Tour de France coverage has hill to climb


MUNICH -- Commercial broadcaster Sat.1's Tour de France coverage got off to a slow start here Thursday.

Coverage of the race, which the Berlin-based channel took over when pubcasters ARD and ZDF dropped the cycling event Wednesday in the wake of a new doping scandal, ended with a disappointing 4.9% market share. ARD and ZDF had been averaging 13.5% during the first nine days of the Tour.

Niche channel Eurosport, which also had been broadcasting Tour de France coverage, jumped from under 2% to 8.9% audience share Thursday.

Though industry observers noted that Sat.1 had virtually no time at all to publicize its takeover, some commented that the general public approved of ARD/ZDF's stand against doping and wondered if Sat.1 head Matthias Alberti might have made a mistake in picking up the Tour so quickly. "He didn't mention a syllable about doping," media industry Web site blickpunkt:film wrote.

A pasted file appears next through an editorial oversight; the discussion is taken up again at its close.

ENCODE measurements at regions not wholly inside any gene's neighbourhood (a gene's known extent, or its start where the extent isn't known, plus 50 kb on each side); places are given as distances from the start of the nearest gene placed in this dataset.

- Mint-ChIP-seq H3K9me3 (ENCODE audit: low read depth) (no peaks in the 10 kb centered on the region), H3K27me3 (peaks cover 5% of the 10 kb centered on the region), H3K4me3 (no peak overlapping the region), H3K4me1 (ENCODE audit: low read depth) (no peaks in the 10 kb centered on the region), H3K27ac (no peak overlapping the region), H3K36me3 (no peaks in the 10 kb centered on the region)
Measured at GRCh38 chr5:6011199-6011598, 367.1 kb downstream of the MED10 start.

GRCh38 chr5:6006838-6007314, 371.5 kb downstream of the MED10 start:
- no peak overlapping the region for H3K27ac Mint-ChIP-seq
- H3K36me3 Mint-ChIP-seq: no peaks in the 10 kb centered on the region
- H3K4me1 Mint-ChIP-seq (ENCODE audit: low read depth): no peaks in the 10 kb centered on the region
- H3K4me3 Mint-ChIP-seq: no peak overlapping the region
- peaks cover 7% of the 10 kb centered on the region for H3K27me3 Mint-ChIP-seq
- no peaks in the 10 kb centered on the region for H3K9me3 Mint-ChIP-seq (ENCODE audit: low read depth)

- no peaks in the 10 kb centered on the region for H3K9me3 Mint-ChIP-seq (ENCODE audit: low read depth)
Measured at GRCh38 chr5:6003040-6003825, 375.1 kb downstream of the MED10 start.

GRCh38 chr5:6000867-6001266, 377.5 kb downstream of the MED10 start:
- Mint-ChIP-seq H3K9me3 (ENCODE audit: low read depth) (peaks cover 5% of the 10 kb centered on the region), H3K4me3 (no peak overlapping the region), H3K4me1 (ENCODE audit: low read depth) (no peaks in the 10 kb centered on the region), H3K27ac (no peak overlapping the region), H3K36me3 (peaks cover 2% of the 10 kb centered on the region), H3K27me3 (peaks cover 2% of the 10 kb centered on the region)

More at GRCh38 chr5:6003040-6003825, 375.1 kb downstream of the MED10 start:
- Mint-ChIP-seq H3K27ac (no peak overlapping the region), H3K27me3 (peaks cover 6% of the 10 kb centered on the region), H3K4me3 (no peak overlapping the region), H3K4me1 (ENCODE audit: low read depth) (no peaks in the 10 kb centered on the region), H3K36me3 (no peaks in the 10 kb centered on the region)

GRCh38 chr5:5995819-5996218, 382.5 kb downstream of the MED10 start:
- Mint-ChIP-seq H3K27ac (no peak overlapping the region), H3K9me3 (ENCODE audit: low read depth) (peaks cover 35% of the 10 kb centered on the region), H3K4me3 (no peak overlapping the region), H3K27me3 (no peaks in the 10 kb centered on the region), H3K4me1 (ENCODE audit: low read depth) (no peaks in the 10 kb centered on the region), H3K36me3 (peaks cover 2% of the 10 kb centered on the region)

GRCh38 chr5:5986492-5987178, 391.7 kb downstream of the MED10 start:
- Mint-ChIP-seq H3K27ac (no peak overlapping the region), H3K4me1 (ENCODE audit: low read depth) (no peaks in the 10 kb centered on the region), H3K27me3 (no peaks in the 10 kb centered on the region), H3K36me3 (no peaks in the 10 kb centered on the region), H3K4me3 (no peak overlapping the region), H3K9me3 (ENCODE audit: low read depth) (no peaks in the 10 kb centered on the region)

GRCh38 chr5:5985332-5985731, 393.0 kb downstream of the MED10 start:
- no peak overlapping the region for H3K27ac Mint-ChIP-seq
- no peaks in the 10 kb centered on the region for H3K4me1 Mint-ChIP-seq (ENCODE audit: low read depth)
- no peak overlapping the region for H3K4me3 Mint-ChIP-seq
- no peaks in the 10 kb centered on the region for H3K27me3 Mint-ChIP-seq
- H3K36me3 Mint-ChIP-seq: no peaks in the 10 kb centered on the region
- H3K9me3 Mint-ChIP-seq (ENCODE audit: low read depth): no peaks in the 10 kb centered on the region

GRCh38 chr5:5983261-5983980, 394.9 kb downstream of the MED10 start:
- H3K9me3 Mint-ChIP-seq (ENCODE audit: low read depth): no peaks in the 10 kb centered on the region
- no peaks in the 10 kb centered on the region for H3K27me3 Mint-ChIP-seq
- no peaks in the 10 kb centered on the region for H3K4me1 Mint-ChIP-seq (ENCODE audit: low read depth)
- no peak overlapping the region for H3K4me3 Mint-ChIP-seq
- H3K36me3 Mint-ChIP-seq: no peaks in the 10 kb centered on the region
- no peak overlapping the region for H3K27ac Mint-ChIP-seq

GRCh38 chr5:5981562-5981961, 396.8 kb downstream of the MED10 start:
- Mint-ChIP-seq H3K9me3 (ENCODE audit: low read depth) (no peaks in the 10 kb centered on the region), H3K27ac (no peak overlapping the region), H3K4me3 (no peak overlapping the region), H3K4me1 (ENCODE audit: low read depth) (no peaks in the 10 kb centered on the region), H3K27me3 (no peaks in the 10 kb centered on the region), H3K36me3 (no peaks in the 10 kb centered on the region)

Sat.1 did not return calls asking for comment.

In the spring, when a series of doping confessions rocked the sport, debate raged for weeks over whether ARD and ZDF should cover the Tour (HR 5/31). The pubcasters insisted that the only way to keep pressure on the teams to make sure their riders were clean was to make their TV coverage conditional. ARD and ZDF's contracts reserved the right to cut off coverage at any time.

Germany is the source of one-third of all television income for the Tour de France, so the pressure the pubcasters brought to bear was not inconsiderable. When the positive results of a June 8 testosterone test on T-Mobile rider Patrick Sinkewitz, a German cyclist for the top German team, were released Wednesday, ARD and ZDF immediately suspended their coverage.

Sinkewitz, who insists he is innocent, has five days after his official notification to ask for his B sample to be tested. He has been temporarily suspended from his team and faces a ban from the sport if the B sample also tests positive. He withdrew from the Tour on Sunday after a collision with a fan.